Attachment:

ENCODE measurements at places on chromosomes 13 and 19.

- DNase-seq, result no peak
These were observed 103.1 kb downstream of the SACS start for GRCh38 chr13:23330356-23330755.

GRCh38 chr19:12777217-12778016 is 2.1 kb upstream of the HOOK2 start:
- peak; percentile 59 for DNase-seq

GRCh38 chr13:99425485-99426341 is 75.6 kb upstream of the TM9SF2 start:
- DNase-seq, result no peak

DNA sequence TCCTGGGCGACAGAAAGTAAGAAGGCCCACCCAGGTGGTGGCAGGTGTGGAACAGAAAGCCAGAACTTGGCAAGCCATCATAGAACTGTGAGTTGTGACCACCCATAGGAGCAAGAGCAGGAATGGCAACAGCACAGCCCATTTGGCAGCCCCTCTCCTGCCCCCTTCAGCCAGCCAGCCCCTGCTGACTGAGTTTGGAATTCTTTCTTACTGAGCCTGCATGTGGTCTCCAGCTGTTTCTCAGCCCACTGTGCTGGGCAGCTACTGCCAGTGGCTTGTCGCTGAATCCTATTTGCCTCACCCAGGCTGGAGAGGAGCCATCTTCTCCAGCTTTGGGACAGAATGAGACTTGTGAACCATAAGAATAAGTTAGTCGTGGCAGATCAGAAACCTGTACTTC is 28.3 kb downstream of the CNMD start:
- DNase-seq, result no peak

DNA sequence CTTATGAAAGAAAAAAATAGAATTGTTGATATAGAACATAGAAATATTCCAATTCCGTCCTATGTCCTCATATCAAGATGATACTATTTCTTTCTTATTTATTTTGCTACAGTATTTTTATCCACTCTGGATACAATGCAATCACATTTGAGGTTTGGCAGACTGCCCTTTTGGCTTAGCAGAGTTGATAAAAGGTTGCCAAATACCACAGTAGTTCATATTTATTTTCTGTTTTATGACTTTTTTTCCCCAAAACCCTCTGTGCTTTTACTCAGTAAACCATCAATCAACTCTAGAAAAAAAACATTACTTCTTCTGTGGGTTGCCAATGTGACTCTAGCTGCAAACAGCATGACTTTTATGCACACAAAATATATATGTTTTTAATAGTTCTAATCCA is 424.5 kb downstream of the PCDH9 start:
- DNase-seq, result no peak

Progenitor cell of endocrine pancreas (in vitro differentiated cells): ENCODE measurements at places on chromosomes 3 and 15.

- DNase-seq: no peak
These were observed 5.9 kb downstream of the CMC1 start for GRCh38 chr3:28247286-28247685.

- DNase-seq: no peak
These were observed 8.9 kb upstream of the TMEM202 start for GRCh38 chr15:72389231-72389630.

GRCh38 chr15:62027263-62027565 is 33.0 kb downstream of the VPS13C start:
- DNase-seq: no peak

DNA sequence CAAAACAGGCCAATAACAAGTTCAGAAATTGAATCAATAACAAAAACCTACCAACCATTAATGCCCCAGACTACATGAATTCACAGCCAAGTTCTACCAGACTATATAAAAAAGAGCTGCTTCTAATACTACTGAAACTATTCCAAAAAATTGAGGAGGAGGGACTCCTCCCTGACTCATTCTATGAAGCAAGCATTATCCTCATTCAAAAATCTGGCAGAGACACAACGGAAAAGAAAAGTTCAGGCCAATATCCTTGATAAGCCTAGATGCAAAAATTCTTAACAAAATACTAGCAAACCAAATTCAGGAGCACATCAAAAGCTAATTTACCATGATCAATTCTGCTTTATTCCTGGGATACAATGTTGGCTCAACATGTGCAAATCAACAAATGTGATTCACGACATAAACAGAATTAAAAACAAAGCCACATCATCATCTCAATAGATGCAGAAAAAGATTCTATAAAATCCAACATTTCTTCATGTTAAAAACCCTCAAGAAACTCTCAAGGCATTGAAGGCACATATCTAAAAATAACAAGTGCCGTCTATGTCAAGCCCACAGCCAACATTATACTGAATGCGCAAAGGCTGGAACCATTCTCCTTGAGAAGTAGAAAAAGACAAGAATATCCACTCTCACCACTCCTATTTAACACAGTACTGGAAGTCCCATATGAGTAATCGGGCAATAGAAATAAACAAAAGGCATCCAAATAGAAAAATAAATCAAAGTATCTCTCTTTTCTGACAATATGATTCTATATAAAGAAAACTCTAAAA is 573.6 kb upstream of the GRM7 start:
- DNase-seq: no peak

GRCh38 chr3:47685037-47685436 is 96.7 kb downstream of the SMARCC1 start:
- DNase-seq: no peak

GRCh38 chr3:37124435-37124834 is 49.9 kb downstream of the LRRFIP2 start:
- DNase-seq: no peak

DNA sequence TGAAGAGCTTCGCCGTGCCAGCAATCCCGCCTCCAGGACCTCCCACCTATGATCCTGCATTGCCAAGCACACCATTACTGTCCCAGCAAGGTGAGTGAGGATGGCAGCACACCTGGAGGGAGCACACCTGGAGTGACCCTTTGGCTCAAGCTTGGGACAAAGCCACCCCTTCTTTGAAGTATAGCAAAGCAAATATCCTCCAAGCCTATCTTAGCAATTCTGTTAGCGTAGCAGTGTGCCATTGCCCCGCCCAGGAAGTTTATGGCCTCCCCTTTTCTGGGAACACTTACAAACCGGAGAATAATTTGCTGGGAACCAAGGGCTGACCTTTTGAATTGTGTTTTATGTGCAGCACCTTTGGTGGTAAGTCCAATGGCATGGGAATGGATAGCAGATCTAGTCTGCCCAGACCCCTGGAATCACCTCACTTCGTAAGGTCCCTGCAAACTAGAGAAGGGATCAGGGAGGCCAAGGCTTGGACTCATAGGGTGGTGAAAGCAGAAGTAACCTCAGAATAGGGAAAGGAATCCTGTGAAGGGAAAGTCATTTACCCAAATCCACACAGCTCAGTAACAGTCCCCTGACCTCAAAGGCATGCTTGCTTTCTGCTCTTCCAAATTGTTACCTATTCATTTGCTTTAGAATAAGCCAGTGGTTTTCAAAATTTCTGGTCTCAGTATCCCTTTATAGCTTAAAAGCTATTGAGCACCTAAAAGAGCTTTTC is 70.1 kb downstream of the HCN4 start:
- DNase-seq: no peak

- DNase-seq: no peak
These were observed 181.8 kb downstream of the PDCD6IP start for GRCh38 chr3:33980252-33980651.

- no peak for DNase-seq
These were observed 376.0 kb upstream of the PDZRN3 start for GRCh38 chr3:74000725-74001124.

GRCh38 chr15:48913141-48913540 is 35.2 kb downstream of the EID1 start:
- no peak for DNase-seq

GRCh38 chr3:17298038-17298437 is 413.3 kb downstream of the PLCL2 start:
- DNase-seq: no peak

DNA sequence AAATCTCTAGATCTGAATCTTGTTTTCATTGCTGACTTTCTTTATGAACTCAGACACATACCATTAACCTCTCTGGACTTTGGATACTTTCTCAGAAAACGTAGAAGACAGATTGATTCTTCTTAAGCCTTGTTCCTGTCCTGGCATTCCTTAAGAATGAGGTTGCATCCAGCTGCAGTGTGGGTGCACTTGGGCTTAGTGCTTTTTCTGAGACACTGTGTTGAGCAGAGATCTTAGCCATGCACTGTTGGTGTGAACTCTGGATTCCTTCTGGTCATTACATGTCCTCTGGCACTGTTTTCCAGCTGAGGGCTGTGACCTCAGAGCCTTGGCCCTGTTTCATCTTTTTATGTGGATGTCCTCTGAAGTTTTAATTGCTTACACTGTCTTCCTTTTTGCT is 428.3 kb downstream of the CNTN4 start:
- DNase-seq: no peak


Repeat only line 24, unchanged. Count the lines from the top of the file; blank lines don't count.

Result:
- DNase-seq: no peak